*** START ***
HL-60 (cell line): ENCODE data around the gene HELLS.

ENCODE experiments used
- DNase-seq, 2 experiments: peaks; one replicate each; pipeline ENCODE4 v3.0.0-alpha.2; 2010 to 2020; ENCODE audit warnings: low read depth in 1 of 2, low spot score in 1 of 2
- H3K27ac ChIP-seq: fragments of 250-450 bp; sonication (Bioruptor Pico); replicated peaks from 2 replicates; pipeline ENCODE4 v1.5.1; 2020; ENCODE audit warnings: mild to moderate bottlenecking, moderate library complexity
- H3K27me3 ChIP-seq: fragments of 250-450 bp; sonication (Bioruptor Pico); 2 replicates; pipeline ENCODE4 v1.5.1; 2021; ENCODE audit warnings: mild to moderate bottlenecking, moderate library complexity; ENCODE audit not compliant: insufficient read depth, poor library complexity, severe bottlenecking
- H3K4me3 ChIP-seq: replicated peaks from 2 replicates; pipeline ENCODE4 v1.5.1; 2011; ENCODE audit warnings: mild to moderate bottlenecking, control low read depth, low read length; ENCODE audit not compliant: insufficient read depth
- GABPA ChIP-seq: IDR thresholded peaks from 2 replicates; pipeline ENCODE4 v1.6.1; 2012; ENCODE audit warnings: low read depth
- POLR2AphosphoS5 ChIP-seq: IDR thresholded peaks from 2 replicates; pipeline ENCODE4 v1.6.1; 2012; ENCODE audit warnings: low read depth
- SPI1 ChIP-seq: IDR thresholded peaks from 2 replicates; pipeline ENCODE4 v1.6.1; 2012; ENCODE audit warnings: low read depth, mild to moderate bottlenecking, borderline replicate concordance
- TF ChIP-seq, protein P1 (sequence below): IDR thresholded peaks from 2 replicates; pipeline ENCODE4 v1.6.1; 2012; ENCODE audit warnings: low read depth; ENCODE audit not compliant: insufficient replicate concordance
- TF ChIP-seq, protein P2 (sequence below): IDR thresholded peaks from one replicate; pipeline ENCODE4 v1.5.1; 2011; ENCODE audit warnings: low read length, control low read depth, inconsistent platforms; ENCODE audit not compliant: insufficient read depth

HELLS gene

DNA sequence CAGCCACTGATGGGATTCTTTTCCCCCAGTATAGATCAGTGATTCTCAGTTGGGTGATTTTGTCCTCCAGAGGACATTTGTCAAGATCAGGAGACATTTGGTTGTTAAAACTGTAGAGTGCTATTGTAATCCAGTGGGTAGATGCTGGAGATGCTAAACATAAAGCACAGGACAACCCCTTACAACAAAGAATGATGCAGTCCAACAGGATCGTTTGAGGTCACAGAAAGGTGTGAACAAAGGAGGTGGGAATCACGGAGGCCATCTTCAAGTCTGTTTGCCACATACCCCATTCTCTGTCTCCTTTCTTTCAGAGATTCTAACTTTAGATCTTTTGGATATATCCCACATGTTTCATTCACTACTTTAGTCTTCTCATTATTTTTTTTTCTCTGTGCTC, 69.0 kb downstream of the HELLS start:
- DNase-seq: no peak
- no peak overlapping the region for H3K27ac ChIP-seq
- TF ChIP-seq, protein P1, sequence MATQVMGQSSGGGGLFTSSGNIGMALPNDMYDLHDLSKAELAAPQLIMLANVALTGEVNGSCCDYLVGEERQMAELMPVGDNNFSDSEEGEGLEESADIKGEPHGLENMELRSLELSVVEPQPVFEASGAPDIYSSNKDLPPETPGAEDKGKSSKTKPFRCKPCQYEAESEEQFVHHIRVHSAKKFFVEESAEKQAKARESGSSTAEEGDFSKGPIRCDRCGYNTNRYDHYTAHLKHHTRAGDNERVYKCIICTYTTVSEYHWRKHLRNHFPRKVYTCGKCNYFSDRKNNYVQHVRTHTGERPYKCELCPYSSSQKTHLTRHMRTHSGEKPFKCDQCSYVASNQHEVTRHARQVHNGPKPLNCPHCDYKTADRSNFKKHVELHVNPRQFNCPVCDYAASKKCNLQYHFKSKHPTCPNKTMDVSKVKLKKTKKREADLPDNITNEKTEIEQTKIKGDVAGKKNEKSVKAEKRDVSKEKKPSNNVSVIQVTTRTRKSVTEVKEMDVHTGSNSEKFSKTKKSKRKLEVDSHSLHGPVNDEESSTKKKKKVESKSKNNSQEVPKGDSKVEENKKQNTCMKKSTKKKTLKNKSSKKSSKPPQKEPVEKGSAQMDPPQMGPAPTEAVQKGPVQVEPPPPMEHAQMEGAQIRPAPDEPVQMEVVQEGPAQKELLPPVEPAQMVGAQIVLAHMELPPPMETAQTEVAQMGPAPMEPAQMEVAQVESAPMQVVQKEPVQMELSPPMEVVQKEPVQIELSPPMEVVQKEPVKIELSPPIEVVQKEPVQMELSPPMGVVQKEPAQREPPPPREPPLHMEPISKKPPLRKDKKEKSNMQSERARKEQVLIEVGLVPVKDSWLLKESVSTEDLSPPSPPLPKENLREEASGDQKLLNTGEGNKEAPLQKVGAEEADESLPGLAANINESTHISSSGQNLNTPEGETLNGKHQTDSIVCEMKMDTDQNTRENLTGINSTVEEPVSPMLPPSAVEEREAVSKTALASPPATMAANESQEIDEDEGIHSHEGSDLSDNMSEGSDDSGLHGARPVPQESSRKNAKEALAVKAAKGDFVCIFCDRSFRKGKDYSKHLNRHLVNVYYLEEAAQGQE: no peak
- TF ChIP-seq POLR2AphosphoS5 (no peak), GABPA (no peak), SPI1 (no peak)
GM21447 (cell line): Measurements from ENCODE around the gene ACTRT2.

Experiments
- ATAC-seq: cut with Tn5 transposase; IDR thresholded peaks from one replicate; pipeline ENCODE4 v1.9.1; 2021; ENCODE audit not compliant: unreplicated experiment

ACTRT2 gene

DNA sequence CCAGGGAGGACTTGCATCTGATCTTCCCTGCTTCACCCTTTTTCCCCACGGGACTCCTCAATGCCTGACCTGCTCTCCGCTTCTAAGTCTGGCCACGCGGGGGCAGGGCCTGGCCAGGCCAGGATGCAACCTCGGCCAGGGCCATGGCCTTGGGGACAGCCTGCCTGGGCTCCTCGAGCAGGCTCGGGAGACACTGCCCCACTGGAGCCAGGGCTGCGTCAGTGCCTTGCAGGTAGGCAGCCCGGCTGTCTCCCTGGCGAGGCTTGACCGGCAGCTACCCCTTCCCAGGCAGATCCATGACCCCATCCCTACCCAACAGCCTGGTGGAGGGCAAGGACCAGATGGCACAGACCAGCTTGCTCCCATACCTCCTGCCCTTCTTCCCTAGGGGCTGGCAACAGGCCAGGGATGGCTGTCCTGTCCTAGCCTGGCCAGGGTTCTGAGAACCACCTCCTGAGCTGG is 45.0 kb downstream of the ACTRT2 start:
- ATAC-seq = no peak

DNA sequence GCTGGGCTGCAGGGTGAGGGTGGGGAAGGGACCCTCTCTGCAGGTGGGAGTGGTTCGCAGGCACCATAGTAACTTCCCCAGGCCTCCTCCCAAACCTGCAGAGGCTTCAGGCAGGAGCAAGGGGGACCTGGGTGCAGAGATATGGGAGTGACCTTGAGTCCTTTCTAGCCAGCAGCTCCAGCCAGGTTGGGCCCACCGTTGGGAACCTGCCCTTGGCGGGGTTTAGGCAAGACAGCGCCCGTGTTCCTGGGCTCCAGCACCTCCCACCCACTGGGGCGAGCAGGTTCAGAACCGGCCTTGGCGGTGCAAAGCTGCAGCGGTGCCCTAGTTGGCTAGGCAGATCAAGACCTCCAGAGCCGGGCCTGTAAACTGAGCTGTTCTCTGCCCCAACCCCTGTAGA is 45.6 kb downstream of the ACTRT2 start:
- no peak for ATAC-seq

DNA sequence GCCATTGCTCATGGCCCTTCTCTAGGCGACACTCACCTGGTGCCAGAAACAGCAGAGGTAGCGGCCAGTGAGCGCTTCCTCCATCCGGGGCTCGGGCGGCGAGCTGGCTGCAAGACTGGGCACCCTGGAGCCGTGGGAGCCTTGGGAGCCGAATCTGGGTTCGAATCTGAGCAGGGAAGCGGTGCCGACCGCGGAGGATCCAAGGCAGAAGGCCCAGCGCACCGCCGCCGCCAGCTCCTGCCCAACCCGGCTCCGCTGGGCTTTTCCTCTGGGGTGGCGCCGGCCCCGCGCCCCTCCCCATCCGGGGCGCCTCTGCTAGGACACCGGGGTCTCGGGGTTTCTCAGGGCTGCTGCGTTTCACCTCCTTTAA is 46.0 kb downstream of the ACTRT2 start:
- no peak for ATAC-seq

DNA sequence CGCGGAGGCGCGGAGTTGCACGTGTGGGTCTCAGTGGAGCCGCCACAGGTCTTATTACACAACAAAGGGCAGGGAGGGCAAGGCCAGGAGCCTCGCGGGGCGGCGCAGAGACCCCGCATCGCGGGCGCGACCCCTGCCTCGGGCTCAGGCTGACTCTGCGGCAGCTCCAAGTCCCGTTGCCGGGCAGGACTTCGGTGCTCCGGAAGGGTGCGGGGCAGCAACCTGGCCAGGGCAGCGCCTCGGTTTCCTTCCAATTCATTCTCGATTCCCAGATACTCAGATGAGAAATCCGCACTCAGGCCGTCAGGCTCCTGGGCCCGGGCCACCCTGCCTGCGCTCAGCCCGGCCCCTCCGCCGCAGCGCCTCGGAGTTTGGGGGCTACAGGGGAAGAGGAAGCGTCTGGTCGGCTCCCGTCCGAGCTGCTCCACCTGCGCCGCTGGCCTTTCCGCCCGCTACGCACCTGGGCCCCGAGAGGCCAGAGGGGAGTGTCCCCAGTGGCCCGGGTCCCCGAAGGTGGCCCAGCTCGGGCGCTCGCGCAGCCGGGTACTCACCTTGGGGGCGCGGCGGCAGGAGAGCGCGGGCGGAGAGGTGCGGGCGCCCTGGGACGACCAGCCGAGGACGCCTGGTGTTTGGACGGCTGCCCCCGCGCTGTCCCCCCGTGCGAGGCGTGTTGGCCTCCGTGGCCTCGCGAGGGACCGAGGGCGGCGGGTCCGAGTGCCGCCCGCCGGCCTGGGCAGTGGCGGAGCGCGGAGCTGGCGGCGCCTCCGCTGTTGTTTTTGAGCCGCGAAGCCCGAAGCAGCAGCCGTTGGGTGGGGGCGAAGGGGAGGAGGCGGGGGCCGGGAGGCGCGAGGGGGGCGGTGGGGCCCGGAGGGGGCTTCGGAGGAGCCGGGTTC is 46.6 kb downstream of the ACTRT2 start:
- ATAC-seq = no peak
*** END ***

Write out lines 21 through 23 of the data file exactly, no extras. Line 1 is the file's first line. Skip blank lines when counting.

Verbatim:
ACTRT2 gene

DNA sequence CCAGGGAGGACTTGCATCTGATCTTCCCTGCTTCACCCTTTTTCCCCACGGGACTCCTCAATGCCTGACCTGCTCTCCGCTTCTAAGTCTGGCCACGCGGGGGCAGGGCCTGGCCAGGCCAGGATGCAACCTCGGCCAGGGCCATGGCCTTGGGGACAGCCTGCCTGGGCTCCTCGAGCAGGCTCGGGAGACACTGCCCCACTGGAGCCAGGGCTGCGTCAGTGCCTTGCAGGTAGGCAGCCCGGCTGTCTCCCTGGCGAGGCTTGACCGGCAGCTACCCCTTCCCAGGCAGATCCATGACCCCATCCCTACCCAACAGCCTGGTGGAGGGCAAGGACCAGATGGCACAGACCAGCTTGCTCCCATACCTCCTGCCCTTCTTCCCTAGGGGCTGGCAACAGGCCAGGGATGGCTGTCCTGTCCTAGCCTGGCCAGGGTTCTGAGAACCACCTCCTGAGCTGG is 45.0 kb downstream of the ACTRT2 start:
- ATAC-seq = no peak